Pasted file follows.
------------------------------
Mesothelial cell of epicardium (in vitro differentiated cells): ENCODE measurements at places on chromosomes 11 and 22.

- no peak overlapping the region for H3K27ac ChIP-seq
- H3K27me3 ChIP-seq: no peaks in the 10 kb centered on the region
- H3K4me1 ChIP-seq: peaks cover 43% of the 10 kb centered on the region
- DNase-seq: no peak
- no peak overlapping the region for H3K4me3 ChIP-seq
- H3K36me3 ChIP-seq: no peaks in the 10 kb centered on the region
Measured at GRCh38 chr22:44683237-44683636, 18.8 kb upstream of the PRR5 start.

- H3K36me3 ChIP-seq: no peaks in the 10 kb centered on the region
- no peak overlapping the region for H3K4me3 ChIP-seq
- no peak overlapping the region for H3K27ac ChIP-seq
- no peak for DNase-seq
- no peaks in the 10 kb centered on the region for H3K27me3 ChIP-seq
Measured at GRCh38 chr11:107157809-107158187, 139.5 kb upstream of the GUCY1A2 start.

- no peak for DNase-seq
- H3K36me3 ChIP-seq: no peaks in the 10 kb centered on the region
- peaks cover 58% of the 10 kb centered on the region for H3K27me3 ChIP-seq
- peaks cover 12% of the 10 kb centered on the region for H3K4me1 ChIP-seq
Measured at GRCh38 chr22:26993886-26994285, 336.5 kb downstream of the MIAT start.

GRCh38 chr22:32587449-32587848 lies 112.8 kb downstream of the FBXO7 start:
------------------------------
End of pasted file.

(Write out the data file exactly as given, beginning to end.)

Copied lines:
Mesothelial cell of epicardium (in vitro differentiated cells): ENCODE measurements at places on chromosomes 11 and 22.

- no peak overlapping the region for H3K27ac ChIP-seq
- H3K27me3 ChIP-seq: no peaks in the 10 kb centered on the region
- H3K4me1 ChIP-seq: peaks cover 43% of the 10 kb centered on the region
- DNase-seq: no peak
- no peak overlapping the region for H3K4me3 ChIP-seq
- H3K36me3 ChIP-seq: no peaks in the 10 kb centered on the region
Measured at GRCh38 chr22:44683237-44683636, 18.8 kb upstream of the PRR5 start.

- H3K36me3 ChIP-seq: no peaks in the 10 kb centered on the region
- no peak overlapping the region for H3K4me3 ChIP-seq
- no peak overlapping the region for H3K27ac ChIP-seq
- no peak for DNase-seq
- no peaks in the 10 kb centered on the region for H3K27me3 ChIP-seq
Measured at GRCh38 chr11:107157809-107158187, 139.5 kb upstream of the GUCY1A2 start.

- no peak for DNase-seq
- H3K36me3 ChIP-seq: no peaks in the 10 kb centered on the region
- peaks cover 58% of the 10 kb centered on the region for H3K27me3 ChIP-seq
- peaks cover 12% of the 10 kb centered on the region for H3K4me1 ChIP-seq
Measured at GRCh38 chr22:26993886-26994285, 336.5 kb downstream of the MIAT start.

GRCh38 chr22:32587449-32587848 lies 112.8 kb downstream of the FBXO7 start: